Gardengal, can you please explain a little more the difference between growing a seed strain and growing seeds from a cultivar? I'm not really sure what you mean by a seed strain and when I googled it, got lots of hits about Cannabis seed strains!

I've always wondered how they develop "seed strains" and make sure the seeds are true to the cultivar, etc. And how cross-pollination affects the genetics. For example, is it necessary to keep all the "Pow wow" Echinacea plants isolated to get true Pow wow seeds?


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RE: Growing the new echinaceas from seed?

Buying the seeds won't be worth the time and effort for their cost. I think it's fun to experiment... but there is only a slight chance you will get something different then the standard purple form... but again... the odds are against you.

A few years back.. i collected random seeds from all of my purchased varieties (many colors and forms)... and out of 50+ plants... i got two that weren't purple in color. Below is the first time they bloomed during the second year. I am hoping they are better this third year... more consistent color and form. So i got a decent red that held it's color decently (better then the Hot Lava i have).. but it had short petals.. not consistent form. The orange one was similar, but even more poorly formed.

Photobucket

Photobucket


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RE: Growing the new echinaceas from seed?

"Buying the seeds won't be worth the time and effort for their cost."

I spent about $40 on seeds from Swallowtail last year, wanted to try interesting cultivars. Some seeds did well and and others didn't. The Echinacea seedlings are quite vigorous, but we'll see how they bloom this year. Physostegia 'Crystal Peak' is hanging on. Digitalis 'Excelsior Hybrids' are beautiful big clumps. OTOH, the Digitalis 'Camelot' and Aquilegia 'Origami' seedlings did poorly and most did not make it over the winter.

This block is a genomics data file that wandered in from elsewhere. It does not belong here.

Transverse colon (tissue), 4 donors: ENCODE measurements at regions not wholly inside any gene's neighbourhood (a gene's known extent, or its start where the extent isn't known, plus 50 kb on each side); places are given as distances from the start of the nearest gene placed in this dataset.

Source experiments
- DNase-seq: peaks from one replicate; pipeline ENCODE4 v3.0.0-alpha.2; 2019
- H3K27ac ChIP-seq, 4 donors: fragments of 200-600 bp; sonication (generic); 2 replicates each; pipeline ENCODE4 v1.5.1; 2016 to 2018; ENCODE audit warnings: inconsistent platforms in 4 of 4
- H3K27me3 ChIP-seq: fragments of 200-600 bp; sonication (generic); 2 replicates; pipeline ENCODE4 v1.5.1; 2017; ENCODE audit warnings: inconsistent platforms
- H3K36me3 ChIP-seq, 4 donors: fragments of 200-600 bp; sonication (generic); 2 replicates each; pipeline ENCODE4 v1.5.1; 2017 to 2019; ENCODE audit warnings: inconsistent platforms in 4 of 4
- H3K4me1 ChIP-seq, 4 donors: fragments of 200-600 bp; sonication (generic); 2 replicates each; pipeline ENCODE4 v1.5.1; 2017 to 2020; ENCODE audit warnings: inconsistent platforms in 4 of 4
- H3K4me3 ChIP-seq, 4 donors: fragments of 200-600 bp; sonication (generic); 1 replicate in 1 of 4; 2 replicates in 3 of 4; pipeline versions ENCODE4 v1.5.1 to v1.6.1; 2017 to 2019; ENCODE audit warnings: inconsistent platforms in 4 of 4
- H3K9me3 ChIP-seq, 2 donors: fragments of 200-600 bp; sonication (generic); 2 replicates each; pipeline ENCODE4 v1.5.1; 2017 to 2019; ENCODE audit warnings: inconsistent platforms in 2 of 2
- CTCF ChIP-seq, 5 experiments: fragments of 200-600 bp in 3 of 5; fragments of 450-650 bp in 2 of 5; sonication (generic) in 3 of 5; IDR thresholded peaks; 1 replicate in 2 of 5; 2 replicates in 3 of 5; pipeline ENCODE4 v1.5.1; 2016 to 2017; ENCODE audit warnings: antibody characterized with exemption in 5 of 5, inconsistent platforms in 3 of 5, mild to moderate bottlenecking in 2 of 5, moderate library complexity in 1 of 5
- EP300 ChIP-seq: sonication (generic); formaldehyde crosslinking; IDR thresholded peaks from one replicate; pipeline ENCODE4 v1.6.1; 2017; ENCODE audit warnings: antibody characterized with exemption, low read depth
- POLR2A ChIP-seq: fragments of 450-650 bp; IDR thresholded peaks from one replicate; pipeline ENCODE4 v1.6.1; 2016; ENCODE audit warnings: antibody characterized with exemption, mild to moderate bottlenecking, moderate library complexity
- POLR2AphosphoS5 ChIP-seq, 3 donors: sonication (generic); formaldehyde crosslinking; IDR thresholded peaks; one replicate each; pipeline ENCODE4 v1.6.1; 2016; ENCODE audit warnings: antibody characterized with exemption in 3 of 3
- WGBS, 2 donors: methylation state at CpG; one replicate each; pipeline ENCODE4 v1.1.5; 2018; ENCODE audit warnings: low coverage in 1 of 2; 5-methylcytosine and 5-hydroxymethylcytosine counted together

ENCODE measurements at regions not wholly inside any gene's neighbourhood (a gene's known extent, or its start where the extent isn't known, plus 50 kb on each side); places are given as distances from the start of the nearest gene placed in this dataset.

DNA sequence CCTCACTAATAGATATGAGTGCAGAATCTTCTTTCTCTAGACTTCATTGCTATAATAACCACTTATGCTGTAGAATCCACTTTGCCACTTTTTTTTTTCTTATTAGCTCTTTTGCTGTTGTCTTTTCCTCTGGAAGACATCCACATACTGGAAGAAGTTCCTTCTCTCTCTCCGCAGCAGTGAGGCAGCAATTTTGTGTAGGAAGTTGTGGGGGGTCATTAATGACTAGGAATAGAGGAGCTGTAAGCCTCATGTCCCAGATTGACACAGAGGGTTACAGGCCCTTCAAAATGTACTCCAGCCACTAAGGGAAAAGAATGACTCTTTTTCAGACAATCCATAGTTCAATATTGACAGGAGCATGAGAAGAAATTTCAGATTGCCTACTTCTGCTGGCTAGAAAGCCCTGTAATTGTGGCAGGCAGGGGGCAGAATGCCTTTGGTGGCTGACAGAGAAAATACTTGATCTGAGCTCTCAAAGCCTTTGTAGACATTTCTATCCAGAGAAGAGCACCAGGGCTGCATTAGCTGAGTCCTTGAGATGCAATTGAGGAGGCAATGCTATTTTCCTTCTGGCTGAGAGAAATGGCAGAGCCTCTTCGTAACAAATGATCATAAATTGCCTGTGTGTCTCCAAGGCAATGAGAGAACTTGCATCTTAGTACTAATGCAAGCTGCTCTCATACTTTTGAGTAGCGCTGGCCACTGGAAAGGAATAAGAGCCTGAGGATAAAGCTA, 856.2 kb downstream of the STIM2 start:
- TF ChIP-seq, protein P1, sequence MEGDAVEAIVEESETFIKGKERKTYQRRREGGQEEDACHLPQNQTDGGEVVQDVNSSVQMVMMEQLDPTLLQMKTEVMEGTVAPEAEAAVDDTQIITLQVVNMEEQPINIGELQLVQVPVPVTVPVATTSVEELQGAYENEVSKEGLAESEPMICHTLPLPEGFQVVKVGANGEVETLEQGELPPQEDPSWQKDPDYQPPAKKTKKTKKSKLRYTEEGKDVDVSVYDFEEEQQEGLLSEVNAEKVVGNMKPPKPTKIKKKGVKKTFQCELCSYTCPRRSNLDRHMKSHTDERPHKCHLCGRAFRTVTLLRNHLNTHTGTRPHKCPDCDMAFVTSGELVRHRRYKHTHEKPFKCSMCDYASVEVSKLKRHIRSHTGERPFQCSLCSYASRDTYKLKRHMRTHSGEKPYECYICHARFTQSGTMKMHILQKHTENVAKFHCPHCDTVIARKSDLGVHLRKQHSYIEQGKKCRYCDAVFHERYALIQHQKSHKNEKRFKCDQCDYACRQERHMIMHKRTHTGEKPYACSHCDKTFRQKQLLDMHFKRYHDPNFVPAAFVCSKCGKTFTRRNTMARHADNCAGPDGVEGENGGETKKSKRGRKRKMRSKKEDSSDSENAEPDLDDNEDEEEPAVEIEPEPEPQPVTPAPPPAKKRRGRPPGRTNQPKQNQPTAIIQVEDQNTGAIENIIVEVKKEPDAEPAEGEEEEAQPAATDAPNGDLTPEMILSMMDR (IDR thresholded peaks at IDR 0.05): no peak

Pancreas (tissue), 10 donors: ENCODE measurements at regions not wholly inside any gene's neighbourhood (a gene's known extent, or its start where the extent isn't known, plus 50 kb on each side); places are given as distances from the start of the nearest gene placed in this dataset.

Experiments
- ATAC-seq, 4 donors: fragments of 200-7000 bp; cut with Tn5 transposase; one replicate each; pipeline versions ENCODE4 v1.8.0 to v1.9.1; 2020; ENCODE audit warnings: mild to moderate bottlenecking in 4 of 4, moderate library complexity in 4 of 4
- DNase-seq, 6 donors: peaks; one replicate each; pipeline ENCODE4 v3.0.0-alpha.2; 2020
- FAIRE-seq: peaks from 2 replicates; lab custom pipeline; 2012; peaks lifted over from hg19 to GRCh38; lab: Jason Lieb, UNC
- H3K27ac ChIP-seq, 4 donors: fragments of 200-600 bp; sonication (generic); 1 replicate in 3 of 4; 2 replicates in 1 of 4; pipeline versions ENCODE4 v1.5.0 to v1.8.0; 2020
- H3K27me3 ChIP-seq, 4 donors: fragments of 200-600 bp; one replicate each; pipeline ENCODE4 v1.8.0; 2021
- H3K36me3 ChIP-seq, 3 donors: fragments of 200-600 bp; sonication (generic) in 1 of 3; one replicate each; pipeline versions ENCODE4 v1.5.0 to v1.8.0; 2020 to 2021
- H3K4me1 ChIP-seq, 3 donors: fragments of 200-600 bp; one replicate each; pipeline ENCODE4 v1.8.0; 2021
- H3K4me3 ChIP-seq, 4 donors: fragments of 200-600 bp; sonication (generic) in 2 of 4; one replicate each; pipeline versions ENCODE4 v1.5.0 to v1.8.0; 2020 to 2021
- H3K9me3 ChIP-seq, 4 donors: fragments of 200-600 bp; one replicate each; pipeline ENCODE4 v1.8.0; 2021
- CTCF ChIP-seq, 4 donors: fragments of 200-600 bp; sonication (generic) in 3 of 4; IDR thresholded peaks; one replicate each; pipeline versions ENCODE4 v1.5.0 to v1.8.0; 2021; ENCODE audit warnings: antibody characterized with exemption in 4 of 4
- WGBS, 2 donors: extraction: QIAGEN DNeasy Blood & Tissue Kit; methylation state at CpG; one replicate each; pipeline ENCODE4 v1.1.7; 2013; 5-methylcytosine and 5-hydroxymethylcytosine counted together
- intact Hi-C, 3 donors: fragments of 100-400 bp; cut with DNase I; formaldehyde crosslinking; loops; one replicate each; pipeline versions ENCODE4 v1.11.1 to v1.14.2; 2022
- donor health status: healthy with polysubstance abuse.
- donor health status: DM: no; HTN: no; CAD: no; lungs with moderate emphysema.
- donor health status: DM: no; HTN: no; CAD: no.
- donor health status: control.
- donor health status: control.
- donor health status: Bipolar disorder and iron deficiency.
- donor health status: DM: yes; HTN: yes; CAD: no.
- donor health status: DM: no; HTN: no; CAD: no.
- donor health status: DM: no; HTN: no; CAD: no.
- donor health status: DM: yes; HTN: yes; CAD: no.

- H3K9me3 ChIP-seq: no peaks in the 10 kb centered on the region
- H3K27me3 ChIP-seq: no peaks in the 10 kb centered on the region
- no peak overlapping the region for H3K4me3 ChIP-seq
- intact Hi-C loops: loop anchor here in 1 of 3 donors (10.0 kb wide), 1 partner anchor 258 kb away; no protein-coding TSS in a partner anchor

Relative to the total amount of money I've spent on plants that have kicked the bucket, seeds are cheap.


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RE: Growing the new echinaceas from seed?

The bunch of seedlings I have coming along (from Jelitto) are "Prairie Splendor".

Of the "Pow Wow Wild Berry" that I started from another seed source last year, only 2-3 of 7 seem to have survived the very mild winter. I have some plants of Bravado started from seed a couple of years ago.

I plan to use the seed option more in coming years for Echinaceas, seeing that the few highly hyped and highly priced hybrid plants I've obtained have mostly performed as temperennials here.


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RE: Growing the new echinaceas from seed?

I know everyone hates the Big Sky series, but I have Sundown-I think it was from that series-that I've had about 4 years & have seen seedlings from it. All but one have looked just like the parent plant, & the parent plants have all come back each year. I have Harvest Moon too, its seedlings came up purple though.


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RE: Growing the new echinaceas from seed?

"Buying the seeds won't be worth the time and effort for their cost."

Seeds are definitely the way to go for plenty of plants... i have 4 trays of various plants in growth now.. but i am only referring to the original poster's note about trying out the seed of the newer fancy varieties of echinacea.